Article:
minded people can pool
their resources to make a
more significant contribu-
tion than one individual.
With campaign budgets
reaching new highs, (there
will be a large number of
$500,000 or more House
races) and with the $1,000
personal limitation on indi-
viduals, the allowable PAC
contribution of $5,000 per
election is much sought
after by candidates. So-
called "independent action"
PACs can spend unlimited
amounts to influence elec-
tions — as long as they are
not directly connected to
campaigns — and they are
spending record amounts.
Not, surprisingly, in
communities around the
country, PACs with a
Jewish orientation have
sprung up — particularly
in the past two years.
They serve as a focal
point for politically
active Jews to support
candidates who are sen-
sitive to the concerns of
the American Jewish
community.
Until now, these PACs
have been relatively small
and represent only a frac-
tion of the total support
American Jews contribute
to Congressional candi-
dates. As such, these PACs
perform an important role
because of their knowledge
and familiarity with local
races and personalities.
Due to their noncontrov-
ersial nature and low-key
efforts, they attract scant
attention. However, there is
now an attempt to create a
large nationwide PAC. So
far, most of its efforts have
been in seeking publicity
and a national fund-raising
base, with relatively little
support going to deserving
candidates.
This is a mistake. What
American Jews don't need is
a high-profile target for de-

tractors who will seize upon
this as another example of
"Jewish" influence on the
Congress. Think of the ex-
pectations that will be
raised — and unfulfilled by
such an organiza-
tion.
Almost every mem-
ber of Congress con-
siders himself or herself a
friend of the Jewish
community and of Israel.
Who will make judg-
ments for this Super-PAC
in the "book of political
life?"
In dealing with candi-
dates on issues, it is usually
more effective to operate in
terms. of individual rela-
tionships and personal con-
tact — rather than a large
centralized body. You can
get your message across
more forcefully and have
more impact in a face-to-
face setting.
The political strength of
the American Jewish com-
munity lies in its geo-
graphic distribution and
strong cohesive community
ties. One large New York-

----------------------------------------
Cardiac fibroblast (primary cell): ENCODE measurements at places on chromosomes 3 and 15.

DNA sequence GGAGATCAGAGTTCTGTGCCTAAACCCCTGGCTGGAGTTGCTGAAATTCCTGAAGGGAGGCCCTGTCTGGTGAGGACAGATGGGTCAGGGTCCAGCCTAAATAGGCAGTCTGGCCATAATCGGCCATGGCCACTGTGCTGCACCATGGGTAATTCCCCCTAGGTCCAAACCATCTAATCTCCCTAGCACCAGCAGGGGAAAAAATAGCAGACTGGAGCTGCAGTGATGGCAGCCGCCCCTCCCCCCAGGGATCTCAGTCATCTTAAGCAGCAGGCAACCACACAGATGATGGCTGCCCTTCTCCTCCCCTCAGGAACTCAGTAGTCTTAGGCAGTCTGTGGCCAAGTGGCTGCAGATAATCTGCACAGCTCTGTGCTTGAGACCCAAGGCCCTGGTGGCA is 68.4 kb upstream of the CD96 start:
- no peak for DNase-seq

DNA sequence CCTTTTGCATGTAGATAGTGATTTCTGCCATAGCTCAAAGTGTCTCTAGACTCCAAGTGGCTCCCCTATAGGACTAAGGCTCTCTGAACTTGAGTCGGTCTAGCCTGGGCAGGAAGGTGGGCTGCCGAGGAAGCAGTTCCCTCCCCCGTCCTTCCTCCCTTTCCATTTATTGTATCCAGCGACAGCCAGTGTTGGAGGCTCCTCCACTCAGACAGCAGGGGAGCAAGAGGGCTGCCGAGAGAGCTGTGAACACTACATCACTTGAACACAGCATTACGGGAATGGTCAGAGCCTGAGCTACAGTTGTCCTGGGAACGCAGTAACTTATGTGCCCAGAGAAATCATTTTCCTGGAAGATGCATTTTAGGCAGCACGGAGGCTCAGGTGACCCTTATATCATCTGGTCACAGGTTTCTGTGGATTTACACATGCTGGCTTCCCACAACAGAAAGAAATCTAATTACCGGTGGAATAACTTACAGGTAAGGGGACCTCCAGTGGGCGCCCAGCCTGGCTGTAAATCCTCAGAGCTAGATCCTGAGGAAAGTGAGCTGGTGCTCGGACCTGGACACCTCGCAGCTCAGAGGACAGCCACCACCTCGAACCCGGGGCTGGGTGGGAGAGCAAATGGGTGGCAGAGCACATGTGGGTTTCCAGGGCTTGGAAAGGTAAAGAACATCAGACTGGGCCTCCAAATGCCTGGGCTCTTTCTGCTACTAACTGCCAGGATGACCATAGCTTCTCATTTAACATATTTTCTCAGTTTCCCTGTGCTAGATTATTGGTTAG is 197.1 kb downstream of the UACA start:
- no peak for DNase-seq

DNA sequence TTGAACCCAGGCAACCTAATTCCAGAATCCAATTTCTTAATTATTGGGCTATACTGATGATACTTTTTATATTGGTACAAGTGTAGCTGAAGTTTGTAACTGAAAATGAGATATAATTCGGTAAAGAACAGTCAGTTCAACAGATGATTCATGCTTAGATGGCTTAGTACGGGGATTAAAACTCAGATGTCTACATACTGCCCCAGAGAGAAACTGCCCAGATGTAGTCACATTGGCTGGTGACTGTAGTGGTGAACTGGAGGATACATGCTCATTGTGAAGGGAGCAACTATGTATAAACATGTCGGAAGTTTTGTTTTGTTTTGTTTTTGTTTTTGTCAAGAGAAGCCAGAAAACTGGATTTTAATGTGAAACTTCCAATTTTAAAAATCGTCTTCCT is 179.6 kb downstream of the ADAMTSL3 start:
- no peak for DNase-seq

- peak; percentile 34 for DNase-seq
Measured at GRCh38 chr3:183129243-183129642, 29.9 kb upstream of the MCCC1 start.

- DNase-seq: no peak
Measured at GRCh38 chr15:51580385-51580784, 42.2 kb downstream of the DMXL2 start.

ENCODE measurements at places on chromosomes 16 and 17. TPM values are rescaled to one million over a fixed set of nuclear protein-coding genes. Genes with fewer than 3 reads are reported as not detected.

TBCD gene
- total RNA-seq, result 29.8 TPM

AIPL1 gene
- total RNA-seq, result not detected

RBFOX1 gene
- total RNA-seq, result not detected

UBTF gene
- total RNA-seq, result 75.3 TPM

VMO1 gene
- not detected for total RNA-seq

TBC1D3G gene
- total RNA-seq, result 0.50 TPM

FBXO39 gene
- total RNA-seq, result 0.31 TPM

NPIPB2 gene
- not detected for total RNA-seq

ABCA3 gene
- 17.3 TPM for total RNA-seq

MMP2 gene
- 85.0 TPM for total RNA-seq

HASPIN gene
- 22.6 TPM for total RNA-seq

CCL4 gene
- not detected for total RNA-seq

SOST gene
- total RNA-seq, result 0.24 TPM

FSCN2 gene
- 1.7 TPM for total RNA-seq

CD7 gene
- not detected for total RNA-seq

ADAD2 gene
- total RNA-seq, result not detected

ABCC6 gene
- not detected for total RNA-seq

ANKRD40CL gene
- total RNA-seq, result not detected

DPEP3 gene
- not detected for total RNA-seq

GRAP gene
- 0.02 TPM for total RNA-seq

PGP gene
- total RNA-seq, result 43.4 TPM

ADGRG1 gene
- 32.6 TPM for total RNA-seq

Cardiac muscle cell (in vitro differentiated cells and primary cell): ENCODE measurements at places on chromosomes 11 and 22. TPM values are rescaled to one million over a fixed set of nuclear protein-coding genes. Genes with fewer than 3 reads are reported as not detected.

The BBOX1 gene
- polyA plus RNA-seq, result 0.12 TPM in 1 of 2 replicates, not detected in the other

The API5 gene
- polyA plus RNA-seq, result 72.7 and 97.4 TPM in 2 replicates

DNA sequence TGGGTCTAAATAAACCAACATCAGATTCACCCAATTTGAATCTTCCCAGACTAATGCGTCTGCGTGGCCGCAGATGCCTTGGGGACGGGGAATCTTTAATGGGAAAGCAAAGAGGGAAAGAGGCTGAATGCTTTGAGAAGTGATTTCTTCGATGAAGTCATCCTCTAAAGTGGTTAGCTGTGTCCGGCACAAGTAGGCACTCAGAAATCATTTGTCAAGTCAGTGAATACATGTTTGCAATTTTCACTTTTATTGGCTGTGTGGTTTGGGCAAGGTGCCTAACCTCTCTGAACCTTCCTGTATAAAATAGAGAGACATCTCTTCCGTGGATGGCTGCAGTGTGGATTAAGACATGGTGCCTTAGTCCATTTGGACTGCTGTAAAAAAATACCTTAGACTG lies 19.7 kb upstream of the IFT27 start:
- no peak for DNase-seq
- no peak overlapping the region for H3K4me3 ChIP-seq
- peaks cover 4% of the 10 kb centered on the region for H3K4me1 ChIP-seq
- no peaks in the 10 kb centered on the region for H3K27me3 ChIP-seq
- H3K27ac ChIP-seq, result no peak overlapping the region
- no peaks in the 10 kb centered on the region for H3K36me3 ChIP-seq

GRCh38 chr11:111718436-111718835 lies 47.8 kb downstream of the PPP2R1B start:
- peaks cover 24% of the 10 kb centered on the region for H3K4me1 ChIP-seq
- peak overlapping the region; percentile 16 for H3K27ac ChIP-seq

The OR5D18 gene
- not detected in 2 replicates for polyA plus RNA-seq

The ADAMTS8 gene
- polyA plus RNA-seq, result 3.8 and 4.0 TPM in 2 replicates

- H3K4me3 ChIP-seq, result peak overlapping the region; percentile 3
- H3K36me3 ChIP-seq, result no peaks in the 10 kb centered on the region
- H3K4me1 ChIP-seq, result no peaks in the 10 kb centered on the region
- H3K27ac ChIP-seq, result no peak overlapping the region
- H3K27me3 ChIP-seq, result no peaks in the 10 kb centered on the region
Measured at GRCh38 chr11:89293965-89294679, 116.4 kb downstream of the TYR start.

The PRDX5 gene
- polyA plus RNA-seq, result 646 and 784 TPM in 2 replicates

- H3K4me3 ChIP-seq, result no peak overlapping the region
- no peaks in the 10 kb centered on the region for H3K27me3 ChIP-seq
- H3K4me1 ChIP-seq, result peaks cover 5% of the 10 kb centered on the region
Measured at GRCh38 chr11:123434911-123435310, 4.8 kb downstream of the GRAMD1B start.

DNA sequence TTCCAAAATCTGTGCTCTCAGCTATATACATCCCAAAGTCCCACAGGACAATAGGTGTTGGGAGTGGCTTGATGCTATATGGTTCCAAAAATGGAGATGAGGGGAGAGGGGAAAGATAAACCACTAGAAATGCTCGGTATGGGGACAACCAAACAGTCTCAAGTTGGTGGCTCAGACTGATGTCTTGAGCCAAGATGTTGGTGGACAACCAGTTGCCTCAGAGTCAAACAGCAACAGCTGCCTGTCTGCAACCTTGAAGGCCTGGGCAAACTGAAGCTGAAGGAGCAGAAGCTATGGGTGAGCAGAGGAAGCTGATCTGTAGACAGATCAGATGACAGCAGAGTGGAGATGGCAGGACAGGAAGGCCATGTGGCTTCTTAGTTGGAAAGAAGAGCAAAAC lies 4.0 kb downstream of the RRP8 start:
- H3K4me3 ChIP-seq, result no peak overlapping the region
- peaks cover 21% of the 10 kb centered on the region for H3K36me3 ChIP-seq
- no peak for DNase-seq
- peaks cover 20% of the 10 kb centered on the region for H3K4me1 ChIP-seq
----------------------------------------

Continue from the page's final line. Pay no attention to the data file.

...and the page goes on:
based PAC cannot substi-
tute for scores of smaller
groups working to accom-
plish the same goals.

The large amounts. of
money being contributed
not to promote a single large
PAC would be better -spent
in direct support for deserv-
ing candidates running
Nov. 2. Surely the new Con-
gress will play a vital role in
shaping our nation's foreign
policy in the Middle East
during the next two years.
So with elections less than a
month away — this is the
last chance to give help to
candidates who support
your views.
* * *
According to a recent
news release by the
American Petroleum In-
stitute, "barring a major
foreign catastrophe such
as a severe conflict in the
Middle East, the next
energy crisis should not
happen." But it warns,
"There is no guarantee
that the next crisis will
not happen."
This warning under-
scores the fact that the
United States has not
achieved energy security
and that we must not be-
come complacent. But pro-
gress has been made in les-
sening our nation's depen-
dence on Arab OPEC oil as
the following figures illus-
trate:

Imports to U.S.
(Millions of Barrels Per Day)
June, 1982
1976
Arab OPEC
0.78
2.8
Other OPEC
1.28
3.3
Non-OPEC
3.15
1.2
TOTAL
5.21
7.3
Unfortunately,
our for the PLO.
NATO allies and Japan do.
depend much more on Arab
The United States' in-
OPEC oil than ourselves. creasing independence will
This helps explain their continue only if production
foreign policy stances on the domestically, and in non-
Middle East, including sup- OPEC countries, is
port and diplomatic status encouraged.

Back to Top

© 2021 Regents of the University of Michigan